The coronavirus pandemic is "far from over" and is still disrupting normal health services, especially life-saving immunisation for children in the poorest countries, the head of the World Health Organisation (WHO) says.
More than two million Australians have downloaded the coronavirus tracing app within a day of its release, far exceeding expectations.
Australians will have to permanently change their behaviour even as restrictions to deal with coronavirus are eased.
South Korean officials are emphasising they have detected no unusual movements in North Korea and are cautioning against reports its leader Kim Jong-un may be ill or is being isolated because of coronavirus concerns.
The man accused of being behind the wheel of a truck that fatally ploughed into four police on a Melbourne freeway has made a brief court appearance, as officers raid homes connected to his employer.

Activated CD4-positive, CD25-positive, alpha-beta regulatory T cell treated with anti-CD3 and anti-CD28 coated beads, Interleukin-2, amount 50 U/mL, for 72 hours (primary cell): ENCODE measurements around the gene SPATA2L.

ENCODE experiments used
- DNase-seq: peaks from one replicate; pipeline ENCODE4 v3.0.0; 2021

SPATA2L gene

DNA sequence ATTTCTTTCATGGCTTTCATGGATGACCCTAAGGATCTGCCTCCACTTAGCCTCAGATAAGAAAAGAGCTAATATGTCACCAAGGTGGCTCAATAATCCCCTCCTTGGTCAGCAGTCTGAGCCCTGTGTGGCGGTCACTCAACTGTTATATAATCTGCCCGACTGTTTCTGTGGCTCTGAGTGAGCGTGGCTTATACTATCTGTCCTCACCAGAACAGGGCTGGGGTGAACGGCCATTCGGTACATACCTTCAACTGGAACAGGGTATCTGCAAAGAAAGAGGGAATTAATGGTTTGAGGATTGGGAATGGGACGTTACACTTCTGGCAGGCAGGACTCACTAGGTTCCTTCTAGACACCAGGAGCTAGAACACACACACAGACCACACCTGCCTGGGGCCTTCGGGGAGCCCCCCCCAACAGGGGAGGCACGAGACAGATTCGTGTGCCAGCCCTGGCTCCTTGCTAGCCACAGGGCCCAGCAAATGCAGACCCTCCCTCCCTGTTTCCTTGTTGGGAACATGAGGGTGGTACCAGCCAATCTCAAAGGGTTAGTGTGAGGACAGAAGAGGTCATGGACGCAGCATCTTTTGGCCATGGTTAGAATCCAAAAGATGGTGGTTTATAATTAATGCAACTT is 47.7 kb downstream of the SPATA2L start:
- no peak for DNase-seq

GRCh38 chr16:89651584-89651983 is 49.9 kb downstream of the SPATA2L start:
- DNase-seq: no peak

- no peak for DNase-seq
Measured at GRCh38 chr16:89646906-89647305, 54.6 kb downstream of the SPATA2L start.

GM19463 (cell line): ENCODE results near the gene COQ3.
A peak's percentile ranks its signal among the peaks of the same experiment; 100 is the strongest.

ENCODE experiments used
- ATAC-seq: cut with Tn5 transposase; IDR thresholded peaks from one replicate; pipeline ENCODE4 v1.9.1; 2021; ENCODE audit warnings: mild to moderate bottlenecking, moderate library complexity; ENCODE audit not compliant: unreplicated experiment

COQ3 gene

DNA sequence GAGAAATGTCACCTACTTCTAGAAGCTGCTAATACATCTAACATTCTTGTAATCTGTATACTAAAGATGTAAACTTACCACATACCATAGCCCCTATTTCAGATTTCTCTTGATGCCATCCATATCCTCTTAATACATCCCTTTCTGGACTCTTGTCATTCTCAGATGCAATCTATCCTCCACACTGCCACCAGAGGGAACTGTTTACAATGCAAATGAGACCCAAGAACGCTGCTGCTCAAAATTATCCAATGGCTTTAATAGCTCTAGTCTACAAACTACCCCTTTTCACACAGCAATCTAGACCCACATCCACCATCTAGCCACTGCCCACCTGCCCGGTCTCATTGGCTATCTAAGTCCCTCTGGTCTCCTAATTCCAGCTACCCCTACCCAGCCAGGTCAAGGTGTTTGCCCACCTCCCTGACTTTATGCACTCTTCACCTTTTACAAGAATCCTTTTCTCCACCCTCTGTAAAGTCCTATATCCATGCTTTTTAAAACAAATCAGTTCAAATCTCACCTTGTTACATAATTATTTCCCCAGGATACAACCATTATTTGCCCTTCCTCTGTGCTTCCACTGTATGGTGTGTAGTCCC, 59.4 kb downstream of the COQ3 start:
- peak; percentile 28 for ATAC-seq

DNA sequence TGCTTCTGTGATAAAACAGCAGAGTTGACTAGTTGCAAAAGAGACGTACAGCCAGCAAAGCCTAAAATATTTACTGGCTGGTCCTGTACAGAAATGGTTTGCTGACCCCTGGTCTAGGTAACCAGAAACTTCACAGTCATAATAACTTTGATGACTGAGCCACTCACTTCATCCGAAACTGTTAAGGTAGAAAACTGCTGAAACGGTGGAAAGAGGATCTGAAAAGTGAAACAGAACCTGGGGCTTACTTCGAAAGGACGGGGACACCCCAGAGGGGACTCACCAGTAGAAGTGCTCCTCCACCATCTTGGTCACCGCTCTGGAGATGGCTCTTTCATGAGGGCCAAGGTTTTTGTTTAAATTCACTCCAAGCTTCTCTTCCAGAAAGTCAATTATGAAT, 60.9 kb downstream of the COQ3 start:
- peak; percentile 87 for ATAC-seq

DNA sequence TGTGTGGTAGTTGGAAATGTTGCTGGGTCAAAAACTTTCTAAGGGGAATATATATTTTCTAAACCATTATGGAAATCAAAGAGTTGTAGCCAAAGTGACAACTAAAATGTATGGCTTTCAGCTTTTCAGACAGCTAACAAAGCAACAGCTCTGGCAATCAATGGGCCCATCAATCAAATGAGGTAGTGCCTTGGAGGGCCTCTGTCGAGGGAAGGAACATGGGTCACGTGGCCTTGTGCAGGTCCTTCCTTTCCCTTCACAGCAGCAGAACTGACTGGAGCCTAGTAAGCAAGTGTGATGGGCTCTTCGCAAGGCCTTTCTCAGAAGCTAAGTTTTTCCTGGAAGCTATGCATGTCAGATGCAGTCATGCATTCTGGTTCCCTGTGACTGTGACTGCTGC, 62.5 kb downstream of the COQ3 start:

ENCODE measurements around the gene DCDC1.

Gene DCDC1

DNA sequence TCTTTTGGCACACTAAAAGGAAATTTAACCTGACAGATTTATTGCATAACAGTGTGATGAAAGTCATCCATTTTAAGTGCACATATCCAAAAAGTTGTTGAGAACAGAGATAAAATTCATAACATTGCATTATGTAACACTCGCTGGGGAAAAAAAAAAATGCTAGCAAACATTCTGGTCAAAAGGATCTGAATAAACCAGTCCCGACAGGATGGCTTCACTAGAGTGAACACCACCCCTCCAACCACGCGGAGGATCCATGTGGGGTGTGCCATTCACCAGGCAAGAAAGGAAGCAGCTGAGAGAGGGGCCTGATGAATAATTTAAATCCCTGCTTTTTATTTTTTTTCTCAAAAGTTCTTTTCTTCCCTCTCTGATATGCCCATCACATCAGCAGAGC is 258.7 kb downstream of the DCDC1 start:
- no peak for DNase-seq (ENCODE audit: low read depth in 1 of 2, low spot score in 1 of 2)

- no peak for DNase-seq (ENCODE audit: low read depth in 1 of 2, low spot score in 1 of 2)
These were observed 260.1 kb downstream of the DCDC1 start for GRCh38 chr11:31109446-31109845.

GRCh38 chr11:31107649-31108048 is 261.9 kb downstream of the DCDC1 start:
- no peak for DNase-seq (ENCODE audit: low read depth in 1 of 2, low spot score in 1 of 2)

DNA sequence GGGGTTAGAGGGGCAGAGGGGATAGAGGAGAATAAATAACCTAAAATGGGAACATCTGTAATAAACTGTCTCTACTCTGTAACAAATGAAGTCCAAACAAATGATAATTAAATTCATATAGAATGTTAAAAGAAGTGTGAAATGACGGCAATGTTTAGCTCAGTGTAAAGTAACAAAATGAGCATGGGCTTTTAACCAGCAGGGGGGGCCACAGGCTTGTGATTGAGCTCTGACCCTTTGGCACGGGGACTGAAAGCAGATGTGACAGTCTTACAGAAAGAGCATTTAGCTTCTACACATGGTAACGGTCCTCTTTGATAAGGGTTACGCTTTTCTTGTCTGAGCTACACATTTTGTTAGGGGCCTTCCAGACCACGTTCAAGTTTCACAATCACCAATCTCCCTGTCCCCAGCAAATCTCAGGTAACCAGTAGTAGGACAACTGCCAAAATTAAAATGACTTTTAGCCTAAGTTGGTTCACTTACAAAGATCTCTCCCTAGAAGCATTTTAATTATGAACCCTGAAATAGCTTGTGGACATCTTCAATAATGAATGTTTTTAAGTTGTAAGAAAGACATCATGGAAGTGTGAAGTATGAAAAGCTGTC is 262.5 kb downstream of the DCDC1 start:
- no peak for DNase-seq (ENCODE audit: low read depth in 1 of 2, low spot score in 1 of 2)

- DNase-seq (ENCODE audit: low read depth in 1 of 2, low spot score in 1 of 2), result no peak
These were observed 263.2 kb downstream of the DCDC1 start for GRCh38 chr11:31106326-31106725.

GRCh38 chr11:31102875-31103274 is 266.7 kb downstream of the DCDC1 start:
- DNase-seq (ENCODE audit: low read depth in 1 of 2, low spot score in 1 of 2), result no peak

Artists and entertainers are calling for more support as 70 per cent of their sector is estimated to be out of work because of coronavirus.
Disability services worker Rob Hosking has received over-the-phone coaching for his therapy dog Missy, all for free.
Deliberately spitting, coughing or sneezing on Queensland's frontline workers will now incur a $1300 on-the-spot fine while it's become easier to dob on people who breach COVID-19 restrictions.
The COVID-19 contact tracing app is called COVIDSafe.It only works on smartphones and can be downloaded from the Apple or Google app stores.
Governments are being warned not to redirect resources earmarked for climate change in recovery efforts after coronavirus.